War Memorial Gary Trouton


November 2001

The case of Lauren Wright

Some 60 years or so ago, when I was growing up not too many miles from Stoke Ferry, if I did something wrong I was as likely to get a clip round the ear from the local Bobby, my teacher or a neighbour as I was from my parents. On the other hand, if I fell off my bike or from a wall these very same people were also quick to pick me up and make sure that I was not badly hurt. In the 1930's we all lived in communities; not in housing estates or high-rise blocks of flats. When I saw and read of the horrific case of Lauren Wright from Welney, I could not help but make comparisons. In Lauren's case, a detailed case review sent to our local MP, Mrs. Gillian Shepherd, noted that not one single report on Lauren's condition had been initiated by her school during the 18 or so months of her abuse. The official excuse given was that, at the time, they did not have a Child Welfare teacher appointed! In the 1930's we did not need a special title to care for each other. I could only wonder just where modernisation and enlightenment were leading us.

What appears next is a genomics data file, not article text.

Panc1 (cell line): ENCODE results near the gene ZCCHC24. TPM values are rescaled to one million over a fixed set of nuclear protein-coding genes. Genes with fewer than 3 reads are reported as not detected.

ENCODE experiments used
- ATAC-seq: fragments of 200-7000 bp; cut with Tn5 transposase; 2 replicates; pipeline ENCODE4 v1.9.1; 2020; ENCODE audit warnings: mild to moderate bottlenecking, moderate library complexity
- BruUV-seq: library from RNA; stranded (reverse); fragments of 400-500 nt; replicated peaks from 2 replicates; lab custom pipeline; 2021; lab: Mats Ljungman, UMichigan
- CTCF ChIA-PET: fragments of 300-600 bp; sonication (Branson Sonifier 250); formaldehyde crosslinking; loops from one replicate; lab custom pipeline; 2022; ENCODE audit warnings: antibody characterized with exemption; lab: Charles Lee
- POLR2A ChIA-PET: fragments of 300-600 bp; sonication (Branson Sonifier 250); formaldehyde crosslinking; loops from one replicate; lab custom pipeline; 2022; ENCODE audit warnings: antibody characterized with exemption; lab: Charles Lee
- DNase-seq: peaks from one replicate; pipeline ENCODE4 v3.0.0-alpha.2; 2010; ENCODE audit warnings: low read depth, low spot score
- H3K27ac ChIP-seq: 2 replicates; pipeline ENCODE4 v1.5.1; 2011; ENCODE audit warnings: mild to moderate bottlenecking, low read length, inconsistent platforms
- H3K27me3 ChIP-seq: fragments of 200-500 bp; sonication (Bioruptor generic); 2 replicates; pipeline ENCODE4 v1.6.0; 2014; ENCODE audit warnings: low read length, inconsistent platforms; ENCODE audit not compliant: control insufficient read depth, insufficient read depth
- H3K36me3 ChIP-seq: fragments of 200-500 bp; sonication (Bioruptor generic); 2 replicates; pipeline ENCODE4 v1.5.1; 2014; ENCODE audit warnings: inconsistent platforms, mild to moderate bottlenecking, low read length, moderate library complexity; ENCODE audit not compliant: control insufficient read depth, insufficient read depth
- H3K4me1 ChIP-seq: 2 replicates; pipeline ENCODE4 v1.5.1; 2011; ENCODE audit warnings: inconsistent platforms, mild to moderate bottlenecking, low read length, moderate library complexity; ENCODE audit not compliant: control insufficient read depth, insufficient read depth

Then, unfortunately, I heard on Radio 4 the brilliant reading by Simon Callow of the letters of Oscar Wilde. As many of you will know, the early letters in this classic collection were written in Reading Gaol where Wilde was serving a two-year sentence for homosexual acts. Many of these early letters referred to his extreme concern as to the plight of the very small children imprisoned in Reading Gaol with him. These children, some as young as five and six, had committed the heinous crime of snaring rabbits. When a warder took pity on the smallest of these children and gave him a biscuit, he was immediately sacked from the prison staff.

Perhaps the human race has not progressed so far over the last hundred years as we thought it had!

I am delighted with this month's postbag. This is an excellent sign that, not only are people reading the Pump but also, they are keen to put forward their views. Please keep them coming; the more items of interest the bigger the postbag and the easier my job.

Ray Thompson

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